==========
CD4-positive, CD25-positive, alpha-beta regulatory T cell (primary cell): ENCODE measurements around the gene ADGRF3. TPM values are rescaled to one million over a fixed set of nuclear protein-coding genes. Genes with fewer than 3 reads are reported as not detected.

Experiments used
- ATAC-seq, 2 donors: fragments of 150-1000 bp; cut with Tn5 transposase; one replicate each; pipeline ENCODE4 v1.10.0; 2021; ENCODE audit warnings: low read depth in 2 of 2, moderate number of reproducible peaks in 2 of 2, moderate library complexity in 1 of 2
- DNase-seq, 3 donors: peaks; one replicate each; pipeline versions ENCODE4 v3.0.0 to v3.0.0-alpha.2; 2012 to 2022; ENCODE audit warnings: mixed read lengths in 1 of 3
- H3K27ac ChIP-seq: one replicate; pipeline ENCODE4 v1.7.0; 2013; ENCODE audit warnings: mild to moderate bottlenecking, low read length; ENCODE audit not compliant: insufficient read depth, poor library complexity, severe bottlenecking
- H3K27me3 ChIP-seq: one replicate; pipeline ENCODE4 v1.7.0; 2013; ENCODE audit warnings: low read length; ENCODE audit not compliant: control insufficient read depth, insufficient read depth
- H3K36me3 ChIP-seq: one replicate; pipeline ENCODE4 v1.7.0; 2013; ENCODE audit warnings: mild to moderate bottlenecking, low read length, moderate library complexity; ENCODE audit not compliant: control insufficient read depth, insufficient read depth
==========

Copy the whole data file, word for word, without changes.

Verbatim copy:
CD4-positive, CD25-positive, alpha-beta regulatory T cell (primary cell): ENCODE measurements around the gene ADGRF3. TPM values are rescaled to one million over a fixed set of nuclear protein-coding genes. Genes with fewer than 3 reads are reported as not detected.

Experiments used
- ATAC-seq, 2 donors: fragments of 150-1000 bp; cut with Tn5 transposase; one replicate each; pipeline ENCODE4 v1.10.0; 2021; ENCODE audit warnings: low read depth in 2 of 2, moderate number of reproducible peaks in 2 of 2, moderate library complexity in 1 of 2
- DNase-seq, 3 donors: peaks; one replicate each; pipeline versions ENCODE4 v3.0.0 to v3.0.0-alpha.2; 2012 to 2022; ENCODE audit warnings: mixed read lengths in 1 of 3
- H3K27ac ChIP-seq: one replicate; pipeline ENCODE4 v1.7.0; 2013; ENCODE audit warnings: mild to moderate bottlenecking, low read length; ENCODE audit not compliant: insufficient read depth, poor library complexity, severe bottlenecking
- H3K27me3 ChIP-seq: one replicate; pipeline ENCODE4 v1.7.0; 2013; ENCODE audit warnings: low read length; ENCODE audit not compliant: control insufficient read depth, insufficient read depth
- H3K36me3 ChIP-seq: one replicate; pipeline ENCODE4 v1.7.0; 2013; ENCODE audit warnings: mild to moderate bottlenecking, low read length, moderate library complexity; ENCODE audit not compliant: control insufficient read depth, insufficient read depth